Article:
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UMBC CMSC 482 - Models & Policies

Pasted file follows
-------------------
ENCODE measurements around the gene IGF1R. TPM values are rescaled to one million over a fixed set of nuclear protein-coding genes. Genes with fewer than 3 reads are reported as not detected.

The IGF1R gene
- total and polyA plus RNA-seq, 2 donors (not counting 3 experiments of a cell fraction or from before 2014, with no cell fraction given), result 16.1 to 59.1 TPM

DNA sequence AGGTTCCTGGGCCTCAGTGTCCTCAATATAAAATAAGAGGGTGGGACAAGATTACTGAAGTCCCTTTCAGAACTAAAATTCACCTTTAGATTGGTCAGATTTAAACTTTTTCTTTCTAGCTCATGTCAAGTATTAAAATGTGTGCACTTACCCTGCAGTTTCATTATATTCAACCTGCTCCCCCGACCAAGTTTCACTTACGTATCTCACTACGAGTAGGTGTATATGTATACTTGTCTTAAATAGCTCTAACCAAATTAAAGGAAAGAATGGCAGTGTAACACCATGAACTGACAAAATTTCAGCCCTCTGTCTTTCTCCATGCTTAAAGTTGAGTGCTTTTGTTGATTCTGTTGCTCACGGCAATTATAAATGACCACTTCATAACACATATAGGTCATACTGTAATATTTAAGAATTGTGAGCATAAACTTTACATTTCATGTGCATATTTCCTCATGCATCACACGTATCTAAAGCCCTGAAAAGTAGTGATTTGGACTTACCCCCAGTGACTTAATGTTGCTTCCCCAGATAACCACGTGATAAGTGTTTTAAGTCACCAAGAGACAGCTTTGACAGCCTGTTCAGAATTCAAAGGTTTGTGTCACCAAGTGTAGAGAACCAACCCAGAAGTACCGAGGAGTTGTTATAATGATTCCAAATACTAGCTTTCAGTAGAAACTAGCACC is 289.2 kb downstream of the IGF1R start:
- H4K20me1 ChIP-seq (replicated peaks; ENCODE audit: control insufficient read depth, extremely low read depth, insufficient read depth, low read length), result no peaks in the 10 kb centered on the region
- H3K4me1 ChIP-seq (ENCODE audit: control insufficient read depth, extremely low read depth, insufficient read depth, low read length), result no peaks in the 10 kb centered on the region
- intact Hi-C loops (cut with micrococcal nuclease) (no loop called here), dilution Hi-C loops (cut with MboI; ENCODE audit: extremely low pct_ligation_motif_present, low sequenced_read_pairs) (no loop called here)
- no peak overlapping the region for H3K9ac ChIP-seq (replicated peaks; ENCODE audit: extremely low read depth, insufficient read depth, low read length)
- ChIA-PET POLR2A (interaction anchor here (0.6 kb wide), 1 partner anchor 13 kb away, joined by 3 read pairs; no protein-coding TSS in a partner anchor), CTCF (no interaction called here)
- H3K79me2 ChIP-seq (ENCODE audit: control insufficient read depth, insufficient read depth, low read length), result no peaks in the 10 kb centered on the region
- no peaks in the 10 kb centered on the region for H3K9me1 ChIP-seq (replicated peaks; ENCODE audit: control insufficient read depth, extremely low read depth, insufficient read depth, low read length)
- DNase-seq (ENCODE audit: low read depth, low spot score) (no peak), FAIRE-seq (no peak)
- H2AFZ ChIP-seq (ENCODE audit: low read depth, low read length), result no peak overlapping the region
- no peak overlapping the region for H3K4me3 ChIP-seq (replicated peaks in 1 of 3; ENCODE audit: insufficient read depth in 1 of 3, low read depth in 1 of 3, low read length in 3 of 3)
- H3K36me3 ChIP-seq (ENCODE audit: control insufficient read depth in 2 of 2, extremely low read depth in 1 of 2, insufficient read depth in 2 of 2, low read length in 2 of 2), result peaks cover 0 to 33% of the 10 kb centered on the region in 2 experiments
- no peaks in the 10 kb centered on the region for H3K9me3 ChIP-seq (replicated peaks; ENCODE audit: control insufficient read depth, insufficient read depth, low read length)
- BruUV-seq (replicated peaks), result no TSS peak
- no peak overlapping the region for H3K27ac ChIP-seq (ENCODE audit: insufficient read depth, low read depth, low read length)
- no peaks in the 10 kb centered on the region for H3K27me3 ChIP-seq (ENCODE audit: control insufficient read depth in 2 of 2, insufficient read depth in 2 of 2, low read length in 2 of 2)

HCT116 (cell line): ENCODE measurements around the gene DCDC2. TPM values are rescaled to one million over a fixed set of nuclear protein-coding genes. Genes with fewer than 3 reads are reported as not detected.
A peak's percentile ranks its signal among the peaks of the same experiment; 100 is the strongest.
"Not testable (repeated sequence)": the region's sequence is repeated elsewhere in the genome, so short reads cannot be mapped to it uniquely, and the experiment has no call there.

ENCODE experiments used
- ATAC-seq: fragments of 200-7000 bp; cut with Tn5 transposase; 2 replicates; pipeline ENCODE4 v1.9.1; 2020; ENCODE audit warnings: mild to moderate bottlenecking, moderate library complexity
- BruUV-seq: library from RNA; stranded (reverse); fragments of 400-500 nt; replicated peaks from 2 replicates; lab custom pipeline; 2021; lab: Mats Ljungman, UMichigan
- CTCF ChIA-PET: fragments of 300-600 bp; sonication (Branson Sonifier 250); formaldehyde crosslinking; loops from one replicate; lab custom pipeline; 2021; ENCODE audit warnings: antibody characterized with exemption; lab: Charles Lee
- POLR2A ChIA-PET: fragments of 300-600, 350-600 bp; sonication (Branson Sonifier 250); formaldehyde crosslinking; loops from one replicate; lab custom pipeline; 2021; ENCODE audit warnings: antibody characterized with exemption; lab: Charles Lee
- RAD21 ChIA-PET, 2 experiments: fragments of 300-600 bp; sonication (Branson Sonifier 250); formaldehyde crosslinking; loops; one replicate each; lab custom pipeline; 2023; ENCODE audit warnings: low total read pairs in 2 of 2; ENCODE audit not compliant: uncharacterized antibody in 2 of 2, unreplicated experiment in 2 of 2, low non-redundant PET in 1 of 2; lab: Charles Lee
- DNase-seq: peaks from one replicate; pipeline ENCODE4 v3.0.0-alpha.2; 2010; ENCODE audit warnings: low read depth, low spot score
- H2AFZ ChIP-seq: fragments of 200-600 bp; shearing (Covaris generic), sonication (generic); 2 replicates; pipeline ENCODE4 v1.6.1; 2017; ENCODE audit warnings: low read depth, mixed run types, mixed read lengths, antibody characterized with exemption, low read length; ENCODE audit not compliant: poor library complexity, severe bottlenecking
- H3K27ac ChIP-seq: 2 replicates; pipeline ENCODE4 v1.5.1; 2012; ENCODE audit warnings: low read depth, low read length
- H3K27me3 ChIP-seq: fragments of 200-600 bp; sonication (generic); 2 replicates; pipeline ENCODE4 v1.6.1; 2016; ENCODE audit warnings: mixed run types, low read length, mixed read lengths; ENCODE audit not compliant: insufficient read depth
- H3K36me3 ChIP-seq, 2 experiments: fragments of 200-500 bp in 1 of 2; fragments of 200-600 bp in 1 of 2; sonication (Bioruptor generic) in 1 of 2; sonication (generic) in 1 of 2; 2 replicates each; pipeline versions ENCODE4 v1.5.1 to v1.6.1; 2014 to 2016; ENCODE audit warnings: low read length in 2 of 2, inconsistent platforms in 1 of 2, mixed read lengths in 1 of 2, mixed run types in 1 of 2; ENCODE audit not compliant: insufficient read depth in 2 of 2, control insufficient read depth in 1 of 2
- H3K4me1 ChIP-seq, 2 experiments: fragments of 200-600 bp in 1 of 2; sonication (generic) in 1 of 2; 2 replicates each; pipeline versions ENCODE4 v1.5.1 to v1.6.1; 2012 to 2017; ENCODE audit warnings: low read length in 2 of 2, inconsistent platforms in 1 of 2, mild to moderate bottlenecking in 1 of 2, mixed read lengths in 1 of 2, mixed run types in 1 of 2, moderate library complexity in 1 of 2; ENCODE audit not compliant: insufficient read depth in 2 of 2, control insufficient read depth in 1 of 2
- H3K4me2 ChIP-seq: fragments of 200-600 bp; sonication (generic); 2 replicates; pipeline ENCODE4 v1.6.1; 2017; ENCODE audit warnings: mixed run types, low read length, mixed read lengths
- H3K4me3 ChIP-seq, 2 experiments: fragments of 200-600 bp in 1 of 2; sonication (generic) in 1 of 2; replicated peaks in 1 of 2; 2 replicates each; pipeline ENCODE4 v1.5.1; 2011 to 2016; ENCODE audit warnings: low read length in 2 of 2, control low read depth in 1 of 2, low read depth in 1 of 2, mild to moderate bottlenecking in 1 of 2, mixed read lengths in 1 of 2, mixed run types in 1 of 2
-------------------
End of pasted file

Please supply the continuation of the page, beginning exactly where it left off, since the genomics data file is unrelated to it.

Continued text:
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Models & PoliciesSecurity PoliciesWhy Security Models?AgendaNotation for SetsState Machine Models (Automata)Basic Security TheoremsBell-LaPadula Model (BLP)What has to be modeled?Slide 10BLP PoliciesSlide 12Star PropertyNo Write-DownDiscretionary BLP PolicyBasic Security TheoremTranquilityCovert ChannelsAspects of BLPLimitations of BLPHarrison-Ruzo-Ullman ModelPrimitive Operations in HRUExamples‘Leaking’ of Rights in HRUSafety Properties of HRUThe 3rd Design Principle.Chinese Wall ModelChinese Wall Model - PoliciesSlide 29Biba ModelBiba: static integrity levelsBiba: dynamic integrity levelsBiba policies for invocationClark-Wilson ModelClark-Wilson: Access ControlClark-Wilson: Certification RulesClark-Wilson: Enforcement RulesInformation Flow ModelsNon-interference modelsExercisesFurther readingMT5104 - Computer Security - Models & Policies1Models & Policies•The previous lecture has presented a choice of access control structures.•Access control structures are there to encode security policies.•A security policy captures the security requirements of an enterprise, or describes the steps that have to be taken to achieve security.•A security model is a formal description of a security policy.MT5104 - Computer Security - Models & Policies2Security Policies•Organisational security policy: Laws, rules, and practices that regulate how an organisation manages and protects resources to achieve its security policy objectives. (A topic of IS1)•Automated security policy: Restrictions and properties that specify how a computing system prevents violations of the organisational security policy. (A topic for this course) D. F. Sterne: On the Buzzword ‘Security Policy’MT5104 - Computer Security - Models & Policies3Why Security Models?•They are used today in high assurance security evaluations (smart cards are currently a fruitful area of application)•They are important historic milestones in computer security (e.g. Bell-LaPadula)•They demonstrate some of the fundamental design decisions in a precise settingMT5104 - Computer Security - Models & Policies4Agenda•The Bell-LaPadula (BLP) model•Changing access rights: Harrison-Ruzo-Ullman, Chinese Wall•Integrity: Biba, Clark-Wilson•Perfection: information flow and non-interference modelsMT5104 - Computer Security - Models & Policies5Notation for Sets•a  A: a is an element of set A•A  B: the Cartesian product of two sets A and B; the elements of A  B are pairs (a,b); the elements of S  O  A would be tuples (s,o,a).•AB: the set of functions from B to A; the elements of AB are functions f: B  A .•PP(A): the power set of A; the elements of PP(A) are subsets of A.MT5104 - Computer Security - Models & Policies6State Machine Models (Automata)•Abstract models that record relevant features, like the security of a computer system, in their state.•States change at discrete points in time, e.g. triggered by a clock or an input event.•State machine models have numerous applications in computer science: processor design, programming languages, or security. Examples: –Switch: two states, ‘on’ and ‘off’–Ticket machine: inputs: ticket requests, coins, state: ticket requested and money to be paid, output: ticket, change–Microprocessors: state: register contents, inputs: machine instructionsMT5104 - Computer Security - Models & Policies7Basic Security Theorems•To design a secure system with the help of state machine models,–define its state set so that it captures ‘security’.–check that all state transitions starting in a ‘secure’ state yield a ‘secure’ state.–check that the initial state of the system is ‘secure’.•Security is then preserved by all state transitions. The system will always be ‘secure’.•This Basic Security Theorem has been derived without any definition of ‘security’!MT5104 - Computer Security - Models & Policies8Bell-LaPadula Model (BLP)•BLP formalizes a confidentiality policy forbidding information flows from ‘high’ security levels down to ‘low’ security level. •BLP only considers information flows that occur when a subject observes or alters an object. •BLP is a state machine model.•Access permissions are defined through an access control matrix and through a partial ordering of security levels.MT5104 - Computer Security - Models & Policies9What has to be modeled?1All current access operations:–an access operation is described by a triple (s,o,a), s  S(ubjects), o  O(bjects), a  A(ccess_Operations)–The set of all current access operations is an element of PP(S  O  A).–We use B as shorthand for PP(S  O  A). –We use b to denote a set of current access operations.2The current permissions as defined by the access control matrix M–MM is the set of access control matrices.MT5104 - Computer Security - Models & Policies10What has to be modeled?3The current assignment of security levels:–maximal security level: fS: S  L (L … labels)–current security level: fC: S  L –classification: fo: O  L•The security level of a user is the user’s clearance.•The current security level allows subjects to be down-graded temporarily (more later).• F  LS  LS  LO is the set of security level assignments.• f = (fS, fC, fO) denotes an element of F.•The state set of BLP: V = B MM  F•A state is denoted by (b,M,f)MT5104 - Computer Security - Models & Policies11BLP Policies•Forbid information flows from ‘high’ security levels to ‘low’ security levels that occur directly through access operations.•Simple Security Property (ss-property)•Information flow is still possible.–For example, a low subject creates a high Trojan horse program that reads a high document and copies its contents to a low file.–This constitutes an improper ‘declassification’ of the document.No read-up: fS(s)  fO(o) if access is in observe modeMT5104 - Computer Security - Models & Policies12Trojan horse copyreadcreatereadMT5104 - Computer Security - Models & Policies13Star Property - Property (star property)•The very first version of BLP did not consider the  - property.•The ss- property and  - property are called the mandatory BLP policies.No write-down: fC(s)  fO(o) if access is in alter mode; also, if subject s has access to an object o in alter mode, then fO(o’)  fO(o) for all objects o’ accessed by s in observe mode.MT5104 - Computer Security -